24 Hour Rowing Debrief
Two months ago I completed the challenge of rowing on a rowing machine for 24 hours. Daves’ Gym were incredibly supportive and they were also kind enough to sponsor me. All money raised was split 50/50 between Cardiff Uni rowing club and Help for Heroes; overall we raised £3000 which was a great effort. In return for the sponsorship, Matt Strong has asked me to write a report of the event. So, for all those who are in to annihilating themselves in endurance exercise, or if you are just a nutter with training, read on.
Leading up to the event I thought that I hadn’t done near enough 24 hour ‘specific rowing’ training. This was because I had to follow the rowing training programme which meant there wasn’t much time left in the week to sit on an ergo for several hours. In fact, the longest ergo that I did was here in the gym, were I sat on the bugger for a measly 4 hours. This wasn’t that bad as I just had a dead arse and a few blisters, what was worse was seeing my ugly mug in the mirror for 4 hours.
So, I would be fibbing if I woke up on the day of the 24-hr row brimming with confidence. Nevertheless I didn’t really see failure as an option and despite the nerves I was pretty focused on breaking the ergo.
Plan for the row: do the first 3 hours straight and stick some metres on the clock, then take a break of 10 minutes every 50 minutes, for the remaining 21 hours. In the break I was going to eat as much as possible and get fluids (incl. electrolytes and dextrose) down me. Medics and coaches were to monitor HR and weight loss, if I lost more than 6kg I would have been advised to stop.
Started Friday at 8pm, Hours 1-3: Felt pretty good, arse was already dead though. Probably went out a tad too hard though. Didn’t chat too much as I wanted to settle in to the row.
Hours 4-8: HR was low, dropped 2kg, therefore needed to start drinking more. Got psyched watching the film ‘Never back down’.
Hours 8-12: Body wanted to sleep between 8-10 hours as this was now 4-6am. Averaging 9000-m consistently every 50-mins. No more weight loss, fluid strategy (drink 150ml every 15-mins was going well). Watched 300 for probably the three hundredth time. HALF WAY.
Hours 12-16: Between 10 and 13 hours I was flying, coping pretty well, and keeping the splits down. Hours 14-16 were terrible; I seemed to fall into a black hole, I lost all fluidity with my stroke and couldn’t put any power down on the foot plate, the ergo was starting to chew me up. I basically hadn’t eaten enough when I was feeling good and it was coming back to bite me in the arse. I tried to eat as much as possible in the 10 min break but my body was rejecting it, eating a fig roll seemed like eating a cracker. I was pissed off with myself for going out too hard, this would have been ok if there were only a couple of hours left but I had around 9 hours to play with. Chin up son.
Hours 16-20: Amazing what a bit of food can do, 18 hours in and I was back on it, high on a couple of pro plus, and a cracking massage from the missus. By now I was walking like John Wayne, and I couldn’t lift my feet to strap them into the rower. Pulling my cacks up after a toilet stop was also a feat in itself.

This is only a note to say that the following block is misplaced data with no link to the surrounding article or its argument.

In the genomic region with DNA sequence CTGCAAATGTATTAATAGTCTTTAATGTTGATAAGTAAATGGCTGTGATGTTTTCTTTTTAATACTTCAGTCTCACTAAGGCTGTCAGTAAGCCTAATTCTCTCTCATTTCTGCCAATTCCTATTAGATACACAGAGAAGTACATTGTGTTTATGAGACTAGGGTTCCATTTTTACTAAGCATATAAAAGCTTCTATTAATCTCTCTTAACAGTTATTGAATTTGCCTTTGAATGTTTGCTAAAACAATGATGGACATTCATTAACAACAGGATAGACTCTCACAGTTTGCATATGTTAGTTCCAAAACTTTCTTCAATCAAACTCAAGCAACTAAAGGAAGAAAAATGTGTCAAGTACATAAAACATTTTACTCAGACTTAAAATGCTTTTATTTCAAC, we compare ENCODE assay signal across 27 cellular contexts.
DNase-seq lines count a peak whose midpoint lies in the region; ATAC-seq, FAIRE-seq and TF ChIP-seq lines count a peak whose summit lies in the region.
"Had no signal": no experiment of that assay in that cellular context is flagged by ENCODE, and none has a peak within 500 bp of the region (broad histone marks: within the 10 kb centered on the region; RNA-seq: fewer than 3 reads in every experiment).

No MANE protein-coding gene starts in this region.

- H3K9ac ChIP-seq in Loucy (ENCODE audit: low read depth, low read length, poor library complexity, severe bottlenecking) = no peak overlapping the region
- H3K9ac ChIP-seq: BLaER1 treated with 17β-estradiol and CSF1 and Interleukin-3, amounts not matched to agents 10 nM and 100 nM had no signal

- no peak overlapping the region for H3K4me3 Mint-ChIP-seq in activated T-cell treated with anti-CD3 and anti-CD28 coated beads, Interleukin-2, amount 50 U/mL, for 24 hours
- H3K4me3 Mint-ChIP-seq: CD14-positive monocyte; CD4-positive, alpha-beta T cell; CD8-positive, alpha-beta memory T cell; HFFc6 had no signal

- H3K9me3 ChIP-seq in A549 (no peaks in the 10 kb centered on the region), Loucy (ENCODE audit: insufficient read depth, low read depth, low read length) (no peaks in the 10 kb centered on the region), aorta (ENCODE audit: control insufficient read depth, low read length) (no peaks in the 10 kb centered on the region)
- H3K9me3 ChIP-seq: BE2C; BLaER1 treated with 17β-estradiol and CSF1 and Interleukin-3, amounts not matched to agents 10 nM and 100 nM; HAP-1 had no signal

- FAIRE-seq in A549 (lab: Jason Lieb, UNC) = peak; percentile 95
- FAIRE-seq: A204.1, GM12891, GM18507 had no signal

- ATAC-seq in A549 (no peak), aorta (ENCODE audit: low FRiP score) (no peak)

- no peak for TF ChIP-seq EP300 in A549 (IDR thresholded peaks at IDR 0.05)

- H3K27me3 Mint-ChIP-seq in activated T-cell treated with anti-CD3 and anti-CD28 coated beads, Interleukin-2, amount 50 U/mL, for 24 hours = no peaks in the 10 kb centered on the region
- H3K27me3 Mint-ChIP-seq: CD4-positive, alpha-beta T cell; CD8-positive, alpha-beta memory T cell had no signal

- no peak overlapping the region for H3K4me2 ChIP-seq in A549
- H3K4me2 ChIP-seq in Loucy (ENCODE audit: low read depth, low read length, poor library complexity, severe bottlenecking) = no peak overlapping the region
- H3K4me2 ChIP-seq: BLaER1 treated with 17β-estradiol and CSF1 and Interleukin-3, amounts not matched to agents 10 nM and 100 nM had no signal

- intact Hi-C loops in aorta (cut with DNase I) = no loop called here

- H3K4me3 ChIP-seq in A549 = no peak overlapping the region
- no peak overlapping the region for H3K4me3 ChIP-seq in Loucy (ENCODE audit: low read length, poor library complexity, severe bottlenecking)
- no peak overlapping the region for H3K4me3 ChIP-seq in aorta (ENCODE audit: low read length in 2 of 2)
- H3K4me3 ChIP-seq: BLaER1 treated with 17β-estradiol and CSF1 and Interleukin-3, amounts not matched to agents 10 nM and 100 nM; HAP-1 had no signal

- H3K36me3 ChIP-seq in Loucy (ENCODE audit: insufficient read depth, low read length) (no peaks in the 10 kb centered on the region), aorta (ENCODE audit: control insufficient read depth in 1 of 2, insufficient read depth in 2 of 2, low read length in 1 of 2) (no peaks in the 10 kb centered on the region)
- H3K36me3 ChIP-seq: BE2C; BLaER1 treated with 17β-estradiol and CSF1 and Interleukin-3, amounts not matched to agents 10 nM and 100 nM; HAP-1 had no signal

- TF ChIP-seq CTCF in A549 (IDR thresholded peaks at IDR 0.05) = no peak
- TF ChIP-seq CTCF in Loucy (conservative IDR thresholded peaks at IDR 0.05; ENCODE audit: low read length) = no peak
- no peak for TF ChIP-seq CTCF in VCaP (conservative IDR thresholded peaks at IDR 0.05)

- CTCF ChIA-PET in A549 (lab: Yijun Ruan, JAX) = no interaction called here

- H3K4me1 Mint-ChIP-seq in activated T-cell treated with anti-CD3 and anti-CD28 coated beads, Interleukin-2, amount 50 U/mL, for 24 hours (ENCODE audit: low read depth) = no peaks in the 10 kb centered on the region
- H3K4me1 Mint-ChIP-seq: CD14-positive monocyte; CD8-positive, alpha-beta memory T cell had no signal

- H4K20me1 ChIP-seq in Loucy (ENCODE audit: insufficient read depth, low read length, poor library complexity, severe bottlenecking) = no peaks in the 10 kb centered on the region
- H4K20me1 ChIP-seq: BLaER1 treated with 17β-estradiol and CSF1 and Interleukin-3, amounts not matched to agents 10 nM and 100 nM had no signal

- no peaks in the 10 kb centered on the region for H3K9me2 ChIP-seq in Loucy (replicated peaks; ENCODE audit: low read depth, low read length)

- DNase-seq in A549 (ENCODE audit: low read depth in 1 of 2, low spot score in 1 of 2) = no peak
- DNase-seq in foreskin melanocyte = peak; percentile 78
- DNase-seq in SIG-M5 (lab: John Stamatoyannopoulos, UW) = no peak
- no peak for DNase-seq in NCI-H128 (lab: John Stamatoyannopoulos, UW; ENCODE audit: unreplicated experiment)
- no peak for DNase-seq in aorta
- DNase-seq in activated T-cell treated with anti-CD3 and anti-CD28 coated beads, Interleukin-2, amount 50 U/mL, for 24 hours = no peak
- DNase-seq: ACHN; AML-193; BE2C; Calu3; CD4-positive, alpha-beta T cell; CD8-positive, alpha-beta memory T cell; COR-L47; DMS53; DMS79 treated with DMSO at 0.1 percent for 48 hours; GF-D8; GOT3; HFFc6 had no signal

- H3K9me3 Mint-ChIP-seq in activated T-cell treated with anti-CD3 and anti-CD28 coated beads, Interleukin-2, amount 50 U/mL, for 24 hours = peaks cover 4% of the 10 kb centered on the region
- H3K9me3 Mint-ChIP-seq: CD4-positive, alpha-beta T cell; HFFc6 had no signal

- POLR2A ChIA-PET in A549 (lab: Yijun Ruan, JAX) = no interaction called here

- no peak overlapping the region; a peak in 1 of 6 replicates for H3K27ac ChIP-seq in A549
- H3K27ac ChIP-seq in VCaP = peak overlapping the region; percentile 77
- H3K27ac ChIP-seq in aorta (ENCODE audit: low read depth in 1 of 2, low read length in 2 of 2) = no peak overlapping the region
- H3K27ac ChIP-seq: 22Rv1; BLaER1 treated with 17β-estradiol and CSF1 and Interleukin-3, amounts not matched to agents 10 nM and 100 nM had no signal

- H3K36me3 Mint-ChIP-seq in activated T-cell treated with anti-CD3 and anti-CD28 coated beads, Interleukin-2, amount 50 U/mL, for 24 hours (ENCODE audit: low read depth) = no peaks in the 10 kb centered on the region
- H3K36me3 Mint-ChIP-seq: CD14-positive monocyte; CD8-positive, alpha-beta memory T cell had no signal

Hours 20-22: My Dad and sisters turn up unexpectedly, this puts a massive smile on my face and I ease a couple more hours out.
Hours 22-23: I kept telling myself leave it until the last hour, do not ruin yourself now, have a little something in the tank for the end.
Hours 23-24: Smiled for about 20 minutes during the last hour which soon turned into a grimace. Pendulum was blasting away with a bit of Slipknot in between. Perfect! Last 15-mins I started to wind it up, dropping my splits every minute. I had a couple of people in my ear, almost devilish like, telling me to drop my splits and crank the power up. Last 5 mins, HERE WE GO, I cranked the intensity up, spinning the flywheel, I wanted to unleash hell on the ergo. Last 2 mins – sprint finish, all I remember was, ‘FU****G END IT NOW!!’
Finished Saturday at 8pm: After the row the adrenaline quickly dissipated and only then did I really feel in pain. I was quite fortunate my Dad was there to help me down the union steps and shove me into the car to take me home. My nutrition plan had also gone out the window as I simply couldn’t eat and I had a pretty rough sleep. Getting up to go the toilet in the middle of the night was most challenging-I had to roll out of bed and crawl to the loo.
I recovered a bit quicker than I originally anticipated, a few days of eating well and bed rest and I was back training on the ergo and on the water.
My plans now are to spend a large part of the summer training for Ironman Wales next year, this comprises of a 2.4 mile swim, 112 mile bike and 26 mile run. The course is in Pembrokeshire so it will probably be a bit more fun than the ergo as I will be able to look at the countryside!
If anyone has any questions regarding the 24hr ergo, or endurance in general then make yourself known at reception and I can hopefully give you a bit more insight into training and nutrition etc.